out of the vehicle. Noxious fumes may fill the interior.
Keep onlookers away and warn
other driver's to stay away.
If the fire is small, you can use
an extinguisher to put it out. Whatever you do, don't spray
or pour water on a gasolene, oil or electrical fire. With
a large fire , don't attempt to try to put out the fire
yourself. The fire may spread to the gas tank and create
a large fire ball. Keep far away and call for help.
are caused by:
In all vehicle fire situations, think and act quickly. Personal
and public safety are the most important considerations.
A vehicle can be replaced, but you or someone nearby cannot.
Exhaust systems give off a gaseous
byproduct called carbon monoxide. If it leaks into your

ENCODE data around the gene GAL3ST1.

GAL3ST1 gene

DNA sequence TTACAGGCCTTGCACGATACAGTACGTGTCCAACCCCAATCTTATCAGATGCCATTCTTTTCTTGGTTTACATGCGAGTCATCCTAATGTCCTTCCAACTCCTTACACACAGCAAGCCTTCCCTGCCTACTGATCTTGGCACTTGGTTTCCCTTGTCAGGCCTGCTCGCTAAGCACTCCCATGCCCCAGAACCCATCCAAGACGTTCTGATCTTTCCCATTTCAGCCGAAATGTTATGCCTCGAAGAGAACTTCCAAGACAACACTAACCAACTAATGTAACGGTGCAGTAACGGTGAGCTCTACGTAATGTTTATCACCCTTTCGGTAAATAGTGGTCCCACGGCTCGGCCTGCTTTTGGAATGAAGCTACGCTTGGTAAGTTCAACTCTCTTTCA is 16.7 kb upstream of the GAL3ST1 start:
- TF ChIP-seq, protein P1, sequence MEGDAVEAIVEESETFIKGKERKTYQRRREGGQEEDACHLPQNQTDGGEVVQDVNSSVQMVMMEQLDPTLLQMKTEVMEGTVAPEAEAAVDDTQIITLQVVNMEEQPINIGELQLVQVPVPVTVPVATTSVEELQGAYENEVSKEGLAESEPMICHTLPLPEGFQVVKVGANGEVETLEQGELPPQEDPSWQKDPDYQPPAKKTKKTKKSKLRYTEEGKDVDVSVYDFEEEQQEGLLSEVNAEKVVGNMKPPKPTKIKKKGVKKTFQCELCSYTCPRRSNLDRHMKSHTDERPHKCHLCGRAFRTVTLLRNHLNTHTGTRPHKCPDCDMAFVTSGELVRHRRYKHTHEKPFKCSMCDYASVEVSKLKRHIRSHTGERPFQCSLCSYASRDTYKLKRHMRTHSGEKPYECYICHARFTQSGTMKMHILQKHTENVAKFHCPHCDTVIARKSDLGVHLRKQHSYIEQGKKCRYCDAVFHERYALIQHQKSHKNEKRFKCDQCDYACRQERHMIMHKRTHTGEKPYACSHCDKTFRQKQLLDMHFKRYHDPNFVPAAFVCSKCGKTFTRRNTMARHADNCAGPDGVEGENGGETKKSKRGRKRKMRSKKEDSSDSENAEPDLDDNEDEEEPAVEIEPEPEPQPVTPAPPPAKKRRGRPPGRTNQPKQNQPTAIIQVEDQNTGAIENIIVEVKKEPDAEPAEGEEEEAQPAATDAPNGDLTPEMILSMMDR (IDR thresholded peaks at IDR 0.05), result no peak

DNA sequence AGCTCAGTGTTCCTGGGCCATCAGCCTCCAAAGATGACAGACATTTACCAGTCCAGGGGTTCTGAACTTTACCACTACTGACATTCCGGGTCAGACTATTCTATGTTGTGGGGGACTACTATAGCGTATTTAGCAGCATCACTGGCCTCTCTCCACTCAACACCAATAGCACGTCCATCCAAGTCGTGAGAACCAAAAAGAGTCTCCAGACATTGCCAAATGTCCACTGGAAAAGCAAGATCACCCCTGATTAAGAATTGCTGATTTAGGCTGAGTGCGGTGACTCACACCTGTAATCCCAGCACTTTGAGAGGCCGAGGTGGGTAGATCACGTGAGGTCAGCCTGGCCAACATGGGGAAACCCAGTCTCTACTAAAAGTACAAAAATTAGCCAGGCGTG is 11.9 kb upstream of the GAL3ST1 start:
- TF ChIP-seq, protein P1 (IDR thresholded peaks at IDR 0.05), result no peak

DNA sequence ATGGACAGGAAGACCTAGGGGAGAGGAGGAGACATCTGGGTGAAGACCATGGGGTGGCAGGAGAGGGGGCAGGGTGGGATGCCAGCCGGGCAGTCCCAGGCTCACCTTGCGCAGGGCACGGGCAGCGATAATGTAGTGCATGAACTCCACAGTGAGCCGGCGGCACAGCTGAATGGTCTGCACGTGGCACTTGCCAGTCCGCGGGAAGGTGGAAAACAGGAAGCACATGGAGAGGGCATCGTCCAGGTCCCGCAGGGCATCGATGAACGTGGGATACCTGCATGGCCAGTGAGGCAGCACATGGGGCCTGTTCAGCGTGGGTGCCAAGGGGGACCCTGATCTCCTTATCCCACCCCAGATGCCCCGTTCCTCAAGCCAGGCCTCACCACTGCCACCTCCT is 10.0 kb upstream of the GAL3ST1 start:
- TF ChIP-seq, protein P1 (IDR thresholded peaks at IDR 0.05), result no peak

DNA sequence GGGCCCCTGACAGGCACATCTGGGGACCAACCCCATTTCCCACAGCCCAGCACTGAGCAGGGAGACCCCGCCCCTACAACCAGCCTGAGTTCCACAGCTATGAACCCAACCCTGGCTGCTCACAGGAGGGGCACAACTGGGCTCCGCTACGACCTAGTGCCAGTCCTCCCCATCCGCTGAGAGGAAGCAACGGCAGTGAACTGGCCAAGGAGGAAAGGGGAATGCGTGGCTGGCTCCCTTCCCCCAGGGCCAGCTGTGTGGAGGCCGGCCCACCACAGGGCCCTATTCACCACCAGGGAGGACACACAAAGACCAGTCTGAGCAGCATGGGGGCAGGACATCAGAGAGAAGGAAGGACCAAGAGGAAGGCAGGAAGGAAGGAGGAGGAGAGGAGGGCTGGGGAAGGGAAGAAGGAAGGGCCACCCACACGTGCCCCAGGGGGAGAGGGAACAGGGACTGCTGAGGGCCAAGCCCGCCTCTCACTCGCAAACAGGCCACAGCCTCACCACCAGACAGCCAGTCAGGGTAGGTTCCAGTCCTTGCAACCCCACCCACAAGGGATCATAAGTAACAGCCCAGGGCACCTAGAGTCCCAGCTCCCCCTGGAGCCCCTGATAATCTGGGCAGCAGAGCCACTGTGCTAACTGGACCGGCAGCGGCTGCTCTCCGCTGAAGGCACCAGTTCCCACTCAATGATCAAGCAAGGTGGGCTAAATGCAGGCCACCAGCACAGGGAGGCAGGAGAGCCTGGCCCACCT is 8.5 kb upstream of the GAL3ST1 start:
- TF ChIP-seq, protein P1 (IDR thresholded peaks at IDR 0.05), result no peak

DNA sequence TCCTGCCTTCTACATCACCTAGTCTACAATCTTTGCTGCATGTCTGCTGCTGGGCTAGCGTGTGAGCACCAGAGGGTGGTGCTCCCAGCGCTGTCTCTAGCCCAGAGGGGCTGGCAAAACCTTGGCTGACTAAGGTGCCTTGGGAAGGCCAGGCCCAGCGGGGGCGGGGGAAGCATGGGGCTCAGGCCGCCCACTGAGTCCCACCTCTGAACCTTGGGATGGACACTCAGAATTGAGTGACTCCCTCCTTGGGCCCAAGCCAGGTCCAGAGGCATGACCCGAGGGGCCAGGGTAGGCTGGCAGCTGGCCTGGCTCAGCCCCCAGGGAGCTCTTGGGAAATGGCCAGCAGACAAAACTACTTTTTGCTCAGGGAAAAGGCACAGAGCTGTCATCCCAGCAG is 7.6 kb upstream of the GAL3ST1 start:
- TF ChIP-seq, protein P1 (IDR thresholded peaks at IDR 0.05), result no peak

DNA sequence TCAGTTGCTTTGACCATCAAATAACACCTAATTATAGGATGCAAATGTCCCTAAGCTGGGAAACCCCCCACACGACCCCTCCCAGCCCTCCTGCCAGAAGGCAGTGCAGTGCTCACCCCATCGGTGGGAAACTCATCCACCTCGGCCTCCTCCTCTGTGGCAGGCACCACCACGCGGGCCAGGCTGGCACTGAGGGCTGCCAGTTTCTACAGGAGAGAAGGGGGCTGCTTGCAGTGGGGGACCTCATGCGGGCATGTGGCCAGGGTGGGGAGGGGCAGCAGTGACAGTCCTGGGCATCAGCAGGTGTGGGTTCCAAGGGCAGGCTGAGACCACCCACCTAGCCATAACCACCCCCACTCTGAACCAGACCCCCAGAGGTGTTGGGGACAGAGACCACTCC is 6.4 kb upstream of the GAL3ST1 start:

vehicle it it can be deadly. It can leak through poorly
routed or leaky exhaust systems and into the interior by
way of door jams, windows, vents etc. Running vehicles,
generators or other combution engines in an enclesed space,
such as a garage is extremely dangerous. When in traffic
keep plenty of space between you and the car ahead of you,
especially in slow traffic.
Carbon monoxide blocks your red blood
cells from carrying oxygen. Carbon
monoxide is difficult for a driver or passenger to detect
since it doesn't have an odor.
Symptoms of Carbon Monoxide Poisoning
If you have any any of these symptoms,
it could be carbon monoxide poisoning. If you are driving,
pull over and get fresh air immediately. Listen for exhaust
leaks and open windows near the exhaust pipe opening.
If you headlights go out, try the dimming switch and the
headlight switch a few times.
If this doesn't work, turn on your hazards, parking or turn